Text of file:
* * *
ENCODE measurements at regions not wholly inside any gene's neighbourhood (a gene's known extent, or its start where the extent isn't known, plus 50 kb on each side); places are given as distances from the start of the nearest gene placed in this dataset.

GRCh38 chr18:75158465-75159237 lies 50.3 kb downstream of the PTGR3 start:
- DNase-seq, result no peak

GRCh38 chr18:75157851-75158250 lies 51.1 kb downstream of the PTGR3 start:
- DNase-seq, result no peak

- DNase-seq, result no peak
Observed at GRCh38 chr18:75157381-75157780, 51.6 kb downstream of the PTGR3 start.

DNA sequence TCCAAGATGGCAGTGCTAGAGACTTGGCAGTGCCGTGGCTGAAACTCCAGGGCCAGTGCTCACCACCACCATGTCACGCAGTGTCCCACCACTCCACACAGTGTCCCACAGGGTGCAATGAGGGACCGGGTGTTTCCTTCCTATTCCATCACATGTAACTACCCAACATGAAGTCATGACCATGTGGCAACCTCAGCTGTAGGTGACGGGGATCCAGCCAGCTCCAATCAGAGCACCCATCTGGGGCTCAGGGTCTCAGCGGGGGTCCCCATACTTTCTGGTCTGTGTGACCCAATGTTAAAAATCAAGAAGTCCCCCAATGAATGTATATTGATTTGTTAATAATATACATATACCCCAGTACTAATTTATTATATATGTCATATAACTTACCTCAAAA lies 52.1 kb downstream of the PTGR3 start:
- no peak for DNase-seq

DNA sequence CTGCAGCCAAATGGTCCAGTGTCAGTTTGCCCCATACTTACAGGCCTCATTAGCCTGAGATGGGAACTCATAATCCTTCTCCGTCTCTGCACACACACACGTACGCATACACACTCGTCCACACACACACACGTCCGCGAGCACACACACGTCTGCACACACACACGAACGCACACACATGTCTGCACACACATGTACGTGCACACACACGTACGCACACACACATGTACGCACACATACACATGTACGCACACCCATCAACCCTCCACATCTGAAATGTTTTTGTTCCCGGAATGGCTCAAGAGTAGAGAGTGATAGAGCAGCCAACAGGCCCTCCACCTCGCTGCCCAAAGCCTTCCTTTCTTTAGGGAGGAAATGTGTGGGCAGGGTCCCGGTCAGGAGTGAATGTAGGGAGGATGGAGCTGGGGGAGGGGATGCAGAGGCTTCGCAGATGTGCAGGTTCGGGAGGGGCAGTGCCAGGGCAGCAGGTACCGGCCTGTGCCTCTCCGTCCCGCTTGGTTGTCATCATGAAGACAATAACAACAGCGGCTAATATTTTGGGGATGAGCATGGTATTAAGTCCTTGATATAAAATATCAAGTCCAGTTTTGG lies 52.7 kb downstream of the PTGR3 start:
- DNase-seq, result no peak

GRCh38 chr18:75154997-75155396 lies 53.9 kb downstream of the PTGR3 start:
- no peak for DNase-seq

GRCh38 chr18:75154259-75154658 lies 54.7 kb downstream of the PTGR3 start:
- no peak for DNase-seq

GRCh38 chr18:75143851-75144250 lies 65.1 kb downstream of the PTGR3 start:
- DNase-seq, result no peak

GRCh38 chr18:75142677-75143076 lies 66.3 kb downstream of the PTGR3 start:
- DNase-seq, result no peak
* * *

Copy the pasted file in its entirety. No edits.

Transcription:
ENCODE measurements at regions not wholly inside any gene's neighbourhood (a gene's known extent, or its start where the extent isn't known, plus 50 kb on each side); places are given as distances from the start of the nearest gene placed in this dataset.

GRCh38 chr18:75158465-75159237 lies 50.3 kb downstream of the PTGR3 start:
- DNase-seq, result no peak

GRCh38 chr18:75157851-75158250 lies 51.1 kb downstream of the PTGR3 start:
- DNase-seq, result no peak

- DNase-seq, result no peak
Observed at GRCh38 chr18:75157381-75157780, 51.6 kb downstream of the PTGR3 start.

DNA sequence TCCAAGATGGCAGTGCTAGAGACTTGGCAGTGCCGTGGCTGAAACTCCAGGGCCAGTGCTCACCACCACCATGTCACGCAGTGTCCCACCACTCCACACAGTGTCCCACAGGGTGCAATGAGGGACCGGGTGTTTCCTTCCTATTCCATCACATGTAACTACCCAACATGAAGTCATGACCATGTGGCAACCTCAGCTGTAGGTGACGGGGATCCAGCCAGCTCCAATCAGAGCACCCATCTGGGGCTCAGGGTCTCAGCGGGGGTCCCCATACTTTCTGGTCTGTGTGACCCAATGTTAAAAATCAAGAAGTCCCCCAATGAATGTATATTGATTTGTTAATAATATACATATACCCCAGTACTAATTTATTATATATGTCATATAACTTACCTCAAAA lies 52.1 kb downstream of the PTGR3 start:
- no peak for DNase-seq

DNA sequence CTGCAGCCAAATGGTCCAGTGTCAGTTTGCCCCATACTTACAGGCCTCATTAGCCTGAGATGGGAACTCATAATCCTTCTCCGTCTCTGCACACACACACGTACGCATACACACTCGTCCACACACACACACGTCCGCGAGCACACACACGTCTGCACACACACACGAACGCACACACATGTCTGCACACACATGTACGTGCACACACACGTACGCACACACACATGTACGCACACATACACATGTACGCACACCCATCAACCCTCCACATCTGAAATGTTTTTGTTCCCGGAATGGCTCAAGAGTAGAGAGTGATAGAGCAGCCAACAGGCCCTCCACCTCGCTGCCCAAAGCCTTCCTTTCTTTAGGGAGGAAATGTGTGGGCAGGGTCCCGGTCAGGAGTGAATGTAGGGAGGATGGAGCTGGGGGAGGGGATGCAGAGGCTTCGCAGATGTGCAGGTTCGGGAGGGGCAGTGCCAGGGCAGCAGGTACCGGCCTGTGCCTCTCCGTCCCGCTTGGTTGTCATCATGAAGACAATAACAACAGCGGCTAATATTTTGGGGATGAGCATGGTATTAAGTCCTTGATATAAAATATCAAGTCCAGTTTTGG lies 52.7 kb downstream of the PTGR3 start:
- DNase-seq, result no peak

GRCh38 chr18:75154997-75155396 lies 53.9 kb downstream of the PTGR3 start:
- no peak for DNase-seq

GRCh38 chr18:75154259-75154658 lies 54.7 kb downstream of the PTGR3 start:
- no peak for DNase-seq

GRCh38 chr18:75143851-75144250 lies 65.1 kb downstream of the PTGR3 start:
- DNase-seq, result no peak

GRCh38 chr18:75142677-75143076 lies 66.3 kb downstream of the PTGR3 start:
- DNase-seq, result no peak